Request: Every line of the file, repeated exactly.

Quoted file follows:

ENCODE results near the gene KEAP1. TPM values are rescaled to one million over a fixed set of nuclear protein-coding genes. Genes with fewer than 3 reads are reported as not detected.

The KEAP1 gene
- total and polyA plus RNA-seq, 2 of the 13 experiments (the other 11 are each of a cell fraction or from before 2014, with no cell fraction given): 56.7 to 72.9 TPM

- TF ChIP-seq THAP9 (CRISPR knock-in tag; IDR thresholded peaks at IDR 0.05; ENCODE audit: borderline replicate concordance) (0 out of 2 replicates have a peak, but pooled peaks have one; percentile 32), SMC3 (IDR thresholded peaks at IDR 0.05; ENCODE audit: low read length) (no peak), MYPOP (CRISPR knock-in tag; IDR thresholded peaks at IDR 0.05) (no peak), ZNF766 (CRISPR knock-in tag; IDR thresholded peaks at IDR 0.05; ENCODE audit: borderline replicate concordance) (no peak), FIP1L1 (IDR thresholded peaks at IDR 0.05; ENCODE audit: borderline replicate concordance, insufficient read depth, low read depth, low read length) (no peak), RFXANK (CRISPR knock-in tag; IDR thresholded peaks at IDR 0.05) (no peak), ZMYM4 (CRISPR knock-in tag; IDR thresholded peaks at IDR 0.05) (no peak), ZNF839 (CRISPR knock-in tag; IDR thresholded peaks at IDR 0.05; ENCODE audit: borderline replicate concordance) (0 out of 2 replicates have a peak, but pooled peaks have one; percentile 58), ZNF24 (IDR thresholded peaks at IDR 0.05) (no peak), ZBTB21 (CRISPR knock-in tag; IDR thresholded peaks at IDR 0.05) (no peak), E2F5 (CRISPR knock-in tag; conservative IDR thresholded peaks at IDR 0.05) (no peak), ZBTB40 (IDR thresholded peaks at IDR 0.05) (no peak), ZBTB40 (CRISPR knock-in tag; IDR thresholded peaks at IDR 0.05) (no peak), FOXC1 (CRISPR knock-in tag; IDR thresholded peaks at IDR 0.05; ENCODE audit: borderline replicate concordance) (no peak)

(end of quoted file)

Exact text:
ENCODE results near the gene KEAP1. TPM values are rescaled to one million over a fixed set of nuclear protein-coding genes. Genes with fewer than 3 reads are reported as not detected.

The KEAP1 gene
- total and polyA plus RNA-seq, 2 of the 13 experiments (the other 11 are each of a cell fraction or from before 2014, with no cell fraction given): 56.7 to 72.9 TPM

- TF ChIP-seq THAP9 (CRISPR knock-in tag; IDR thresholded peaks at IDR 0.05; ENCODE audit: borderline replicate concordance) (0 out of 2 replicates have a peak, but pooled peaks have one; percentile 32), SMC3 (IDR thresholded peaks at IDR 0.05; ENCODE audit: low read length) (no peak), MYPOP (CRISPR knock-in tag; IDR thresholded peaks at IDR 0.05) (no peak), ZNF766 (CRISPR knock-in tag; IDR thresholded peaks at IDR 0.05; ENCODE audit: borderline replicate concordance) (no peak), FIP1L1 (IDR thresholded peaks at IDR 0.05; ENCODE audit: borderline replicate concordance, insufficient read depth, low read depth, low read length) (no peak), RFXANK (CRISPR knock-in tag; IDR thresholded peaks at IDR 0.05) (no peak), ZMYM4 (CRISPR knock-in tag; IDR thresholded peaks at IDR 0.05) (no peak), ZNF839 (CRISPR knock-in tag; IDR thresholded peaks at IDR 0.05; ENCODE audit: borderline replicate concordance) (0 out of 2 replicates have a peak, but pooled peaks have one; percentile 58), ZNF24 (IDR thresholded peaks at IDR 0.05) (no peak), ZBTB21 (CRISPR knock-in tag; IDR thresholded peaks at IDR 0.05) (no peak), E2F5 (CRISPR knock-in tag; conservative IDR thresholded peaks at IDR 0.05) (no peak), ZBTB40 (IDR thresholded peaks at IDR 0.05) (no peak), ZBTB40 (CRISPR knock-in tag; IDR thresholded peaks at IDR 0.05) (no peak), FOXC1 (CRISPR knock-in tag; IDR thresholded peaks at IDR 0.05; ENCODE audit: borderline replicate concordance) (no peak)